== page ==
Minneapolis taps MPCA head to be city coordinator

  • Article by: MAYA RAO and JOSEPHINE MARCOTTY , Star Tribune staff writers
  • Updated: May 1, 2012 - 7:53 PM

Paul Aasen, commissioner of the Pollution Control Agency, was on a Republican "watch list" of Dayton appointees at the Legislature.

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kingjulienMay. 3, 12 9:22 AM

Commissioner Aasen was kind enough to speak to me about industrial wind turbine noise. He confirmed what citizens already know: MN does not have a noise standard designed to measure turbine noise. Yet that is the basis for deciding how far a turbine is from your home. After our discussion, Mr. Aasen never got back to me as he promised he would. Nor did he return phone calls or emials. Apparently the truth was politically inconvenient to him and Governor Dayton. Good luck Minneapolis.

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teapotsMay. 3, 1212:38 PM

The MPCA has noise standards for automobiles, snowmobiles and airplanes. However, it does NOT have noise standards for wind turbines. We here in Goodhue County (SE MN) has asked that legislation be addressed toward the noise of wind turbines, and more specifically the low-frequency, inaudible noise of wind turbines. As these 400-foot industrial wind turbines are now being sited closer to homes in densely populated areas, these issues are even more critical. I hope the next appointed MPCA Commissioner is willing to tackle these issues.

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junifer15May. 3, 12 1:44 PM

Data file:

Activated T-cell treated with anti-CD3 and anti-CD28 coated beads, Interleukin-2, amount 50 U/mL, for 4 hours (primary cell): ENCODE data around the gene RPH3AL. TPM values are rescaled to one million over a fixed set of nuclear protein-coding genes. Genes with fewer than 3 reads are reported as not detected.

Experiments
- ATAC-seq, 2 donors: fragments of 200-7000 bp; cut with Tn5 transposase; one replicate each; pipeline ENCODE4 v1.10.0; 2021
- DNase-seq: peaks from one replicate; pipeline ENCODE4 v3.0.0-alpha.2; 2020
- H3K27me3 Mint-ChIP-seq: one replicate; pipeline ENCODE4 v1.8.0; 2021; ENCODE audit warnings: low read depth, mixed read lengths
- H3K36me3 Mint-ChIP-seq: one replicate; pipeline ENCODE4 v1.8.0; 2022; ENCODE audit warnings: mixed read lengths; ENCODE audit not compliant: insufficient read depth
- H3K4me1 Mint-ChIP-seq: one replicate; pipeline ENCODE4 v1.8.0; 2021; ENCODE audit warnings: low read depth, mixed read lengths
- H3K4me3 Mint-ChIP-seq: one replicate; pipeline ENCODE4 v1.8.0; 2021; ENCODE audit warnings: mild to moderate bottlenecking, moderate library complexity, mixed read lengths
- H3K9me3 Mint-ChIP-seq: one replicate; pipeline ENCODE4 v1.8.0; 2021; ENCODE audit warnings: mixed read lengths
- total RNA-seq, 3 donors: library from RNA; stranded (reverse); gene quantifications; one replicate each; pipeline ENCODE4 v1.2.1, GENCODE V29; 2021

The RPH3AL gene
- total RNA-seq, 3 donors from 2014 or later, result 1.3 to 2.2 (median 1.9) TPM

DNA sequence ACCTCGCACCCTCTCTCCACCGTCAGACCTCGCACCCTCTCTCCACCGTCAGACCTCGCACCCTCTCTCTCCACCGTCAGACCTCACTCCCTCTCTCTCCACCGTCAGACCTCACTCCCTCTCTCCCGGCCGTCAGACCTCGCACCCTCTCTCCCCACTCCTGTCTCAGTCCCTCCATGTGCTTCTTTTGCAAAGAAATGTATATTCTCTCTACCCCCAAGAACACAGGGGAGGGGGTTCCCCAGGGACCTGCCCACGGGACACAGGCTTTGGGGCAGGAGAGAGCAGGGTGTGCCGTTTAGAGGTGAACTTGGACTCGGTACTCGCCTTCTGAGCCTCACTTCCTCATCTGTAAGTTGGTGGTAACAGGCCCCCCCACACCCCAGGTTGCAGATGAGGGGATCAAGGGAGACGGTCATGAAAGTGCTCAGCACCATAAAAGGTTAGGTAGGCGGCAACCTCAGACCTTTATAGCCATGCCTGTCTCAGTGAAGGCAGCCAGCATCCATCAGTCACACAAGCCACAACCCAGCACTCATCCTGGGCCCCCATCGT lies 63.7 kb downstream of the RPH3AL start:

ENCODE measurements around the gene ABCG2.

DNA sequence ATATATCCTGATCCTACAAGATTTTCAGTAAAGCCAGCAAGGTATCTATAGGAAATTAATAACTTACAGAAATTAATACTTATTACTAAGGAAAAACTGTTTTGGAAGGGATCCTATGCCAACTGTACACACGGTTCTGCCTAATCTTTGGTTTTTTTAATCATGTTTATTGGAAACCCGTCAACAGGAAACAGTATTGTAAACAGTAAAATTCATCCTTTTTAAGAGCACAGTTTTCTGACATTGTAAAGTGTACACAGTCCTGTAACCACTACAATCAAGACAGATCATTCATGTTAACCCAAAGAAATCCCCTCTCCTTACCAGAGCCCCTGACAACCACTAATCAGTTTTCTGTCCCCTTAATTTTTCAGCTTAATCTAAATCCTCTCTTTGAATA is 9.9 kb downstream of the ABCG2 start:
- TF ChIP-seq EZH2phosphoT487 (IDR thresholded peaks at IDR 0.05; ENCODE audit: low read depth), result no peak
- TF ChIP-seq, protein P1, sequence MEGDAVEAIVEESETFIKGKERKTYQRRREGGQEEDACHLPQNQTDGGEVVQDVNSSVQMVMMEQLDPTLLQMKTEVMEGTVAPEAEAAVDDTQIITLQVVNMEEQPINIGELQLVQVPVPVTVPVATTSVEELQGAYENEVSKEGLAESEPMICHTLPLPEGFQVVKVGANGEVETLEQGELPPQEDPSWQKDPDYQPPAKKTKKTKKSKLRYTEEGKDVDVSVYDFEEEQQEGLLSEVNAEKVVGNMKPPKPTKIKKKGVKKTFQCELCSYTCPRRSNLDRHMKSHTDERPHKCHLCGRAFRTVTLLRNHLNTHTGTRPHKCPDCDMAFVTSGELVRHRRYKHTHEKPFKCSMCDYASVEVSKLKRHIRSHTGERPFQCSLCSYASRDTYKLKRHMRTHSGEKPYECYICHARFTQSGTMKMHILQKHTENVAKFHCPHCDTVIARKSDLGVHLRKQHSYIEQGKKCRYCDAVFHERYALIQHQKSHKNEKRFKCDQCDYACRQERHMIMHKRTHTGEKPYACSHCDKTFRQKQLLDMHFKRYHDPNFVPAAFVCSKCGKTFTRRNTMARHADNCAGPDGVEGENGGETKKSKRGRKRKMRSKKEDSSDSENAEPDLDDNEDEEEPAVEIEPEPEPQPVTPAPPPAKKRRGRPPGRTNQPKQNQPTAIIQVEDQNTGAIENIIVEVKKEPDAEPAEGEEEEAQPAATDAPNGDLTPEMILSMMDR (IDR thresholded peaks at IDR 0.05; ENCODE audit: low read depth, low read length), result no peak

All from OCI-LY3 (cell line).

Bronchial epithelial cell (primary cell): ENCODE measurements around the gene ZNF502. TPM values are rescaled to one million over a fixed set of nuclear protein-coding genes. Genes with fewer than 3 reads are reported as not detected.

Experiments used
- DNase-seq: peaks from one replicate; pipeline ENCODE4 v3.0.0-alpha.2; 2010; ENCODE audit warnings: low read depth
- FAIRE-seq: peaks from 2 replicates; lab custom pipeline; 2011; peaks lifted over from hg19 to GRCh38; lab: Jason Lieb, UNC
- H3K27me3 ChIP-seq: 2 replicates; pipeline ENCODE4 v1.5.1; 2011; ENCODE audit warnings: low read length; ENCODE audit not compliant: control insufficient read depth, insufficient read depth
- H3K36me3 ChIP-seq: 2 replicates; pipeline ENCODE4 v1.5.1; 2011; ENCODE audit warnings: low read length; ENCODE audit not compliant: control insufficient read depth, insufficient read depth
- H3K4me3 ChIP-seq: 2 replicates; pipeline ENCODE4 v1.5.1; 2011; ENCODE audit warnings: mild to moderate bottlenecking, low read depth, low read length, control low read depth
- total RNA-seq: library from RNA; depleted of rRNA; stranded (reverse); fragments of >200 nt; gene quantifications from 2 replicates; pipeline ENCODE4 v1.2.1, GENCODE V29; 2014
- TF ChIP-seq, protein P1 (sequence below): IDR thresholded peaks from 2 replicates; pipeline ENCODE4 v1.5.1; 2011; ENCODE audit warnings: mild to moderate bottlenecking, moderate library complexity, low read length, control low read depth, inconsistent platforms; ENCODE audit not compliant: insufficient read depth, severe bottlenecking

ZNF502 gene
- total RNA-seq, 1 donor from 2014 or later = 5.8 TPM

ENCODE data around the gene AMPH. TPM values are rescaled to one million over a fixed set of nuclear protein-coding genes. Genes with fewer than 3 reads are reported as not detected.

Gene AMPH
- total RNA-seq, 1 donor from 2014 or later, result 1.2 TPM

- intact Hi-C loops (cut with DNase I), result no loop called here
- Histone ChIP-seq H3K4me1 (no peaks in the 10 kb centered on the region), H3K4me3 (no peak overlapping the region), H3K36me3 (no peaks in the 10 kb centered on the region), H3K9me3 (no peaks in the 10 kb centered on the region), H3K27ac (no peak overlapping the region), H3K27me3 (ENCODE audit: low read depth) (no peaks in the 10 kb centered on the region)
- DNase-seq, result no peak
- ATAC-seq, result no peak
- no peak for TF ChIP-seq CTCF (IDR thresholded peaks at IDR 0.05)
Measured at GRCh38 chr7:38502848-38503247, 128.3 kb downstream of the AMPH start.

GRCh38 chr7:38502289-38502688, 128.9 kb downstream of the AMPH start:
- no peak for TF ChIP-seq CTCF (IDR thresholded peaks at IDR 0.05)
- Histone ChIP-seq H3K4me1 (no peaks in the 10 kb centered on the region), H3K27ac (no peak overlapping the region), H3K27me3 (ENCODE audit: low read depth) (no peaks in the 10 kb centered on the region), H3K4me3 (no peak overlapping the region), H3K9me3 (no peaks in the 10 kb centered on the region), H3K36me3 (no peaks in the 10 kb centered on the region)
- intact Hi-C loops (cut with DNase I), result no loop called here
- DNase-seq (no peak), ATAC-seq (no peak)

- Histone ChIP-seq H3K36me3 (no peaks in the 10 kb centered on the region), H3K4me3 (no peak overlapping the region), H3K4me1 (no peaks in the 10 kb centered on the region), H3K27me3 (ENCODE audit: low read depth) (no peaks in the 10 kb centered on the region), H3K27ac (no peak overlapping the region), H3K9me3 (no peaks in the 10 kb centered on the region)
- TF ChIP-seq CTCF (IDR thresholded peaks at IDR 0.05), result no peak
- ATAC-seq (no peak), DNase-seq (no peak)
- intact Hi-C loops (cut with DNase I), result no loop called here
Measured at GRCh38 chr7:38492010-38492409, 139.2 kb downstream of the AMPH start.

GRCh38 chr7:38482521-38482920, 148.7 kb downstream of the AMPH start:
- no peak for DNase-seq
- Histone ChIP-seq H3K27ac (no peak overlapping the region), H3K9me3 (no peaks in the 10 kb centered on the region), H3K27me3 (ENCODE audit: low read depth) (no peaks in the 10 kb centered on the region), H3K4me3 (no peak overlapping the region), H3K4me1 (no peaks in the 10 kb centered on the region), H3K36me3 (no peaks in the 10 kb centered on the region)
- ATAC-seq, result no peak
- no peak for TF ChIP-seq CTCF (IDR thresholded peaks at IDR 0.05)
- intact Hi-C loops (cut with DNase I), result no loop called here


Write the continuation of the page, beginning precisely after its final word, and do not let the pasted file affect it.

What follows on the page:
So we don't have a way to measure wind turbine "noise" but we apply a standard that doesn't actually apply and call it what? Good enough? Bats are mammals. Bats suffer barotrauma and the bones in their wings break because of the pressure and "noise" from wind turbines. Bats are mammals. Humans are mammals. We are larger so body mass protects but the cumulative effect of low frequency, impulsive, infrasound cannot be good. If I'm not mistaken, the US military uses infrasound and low frequency "noise" as a directional weapons system. If this is used as a weapons system there must be studies that show the thresholds where human beings begin to feel the effects. (We no doubt tested this on soldiers in some theatre of battle.) Why in the world aren't the bureaucrats in the capital taking this more seriously? Perhaps it's because they don't live near any of these things. Perhaps this individual will be interested in performing their job: which is to protect the public from hazards associated with noise, not protect an industry that is less about energy and more about subsidies.

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